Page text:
Hi,

If we define the convolution of two functions to be then this operation is supposed to commute, i.e. . When you change variables though, surely you get a minus sign???

Any help would be greatly appreciated.

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- January 22nd 2011, 12:17 PMmarkwolfson16900Operation of convoulution is commutative
Hi,

If we define the convolution of two functions to be then this operation is supposed to commute, i.e. . When you change variables though, surely you get a minus sign???

Any help would be greatly appreciated. - January 22nd 2011, 12:34 PMChris L T521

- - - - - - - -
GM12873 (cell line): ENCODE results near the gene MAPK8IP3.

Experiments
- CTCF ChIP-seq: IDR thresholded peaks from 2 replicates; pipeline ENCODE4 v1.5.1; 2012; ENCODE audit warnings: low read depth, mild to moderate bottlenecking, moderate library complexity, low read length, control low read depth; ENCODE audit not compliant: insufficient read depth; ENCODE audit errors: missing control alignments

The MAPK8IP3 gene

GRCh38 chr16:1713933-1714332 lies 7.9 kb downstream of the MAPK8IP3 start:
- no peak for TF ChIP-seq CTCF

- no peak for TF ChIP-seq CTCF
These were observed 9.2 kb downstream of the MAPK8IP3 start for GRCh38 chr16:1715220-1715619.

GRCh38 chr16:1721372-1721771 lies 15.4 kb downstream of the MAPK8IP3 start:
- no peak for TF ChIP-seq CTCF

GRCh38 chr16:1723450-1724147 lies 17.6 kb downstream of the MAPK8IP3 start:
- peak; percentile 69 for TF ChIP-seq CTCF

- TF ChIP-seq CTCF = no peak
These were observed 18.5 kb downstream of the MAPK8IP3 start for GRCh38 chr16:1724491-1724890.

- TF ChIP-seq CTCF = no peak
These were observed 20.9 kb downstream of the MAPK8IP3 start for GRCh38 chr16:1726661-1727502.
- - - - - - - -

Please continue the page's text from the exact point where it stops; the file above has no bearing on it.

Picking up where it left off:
Define . Then . But then the "limits of integration" are reversed in the part. So to get them in the right order, we "flip" the limits and then make that result negative.

Like for instance, consider the case we're integrating over . Then its clear that if we consider the convolution and make the same change of variables, say , then we get . But then our limits of integration change positions: . So now, we flip the limits of integration to get

Thus, I believe a similar idea holds in the n dimensional case; so, in other words: .

I hope this helps!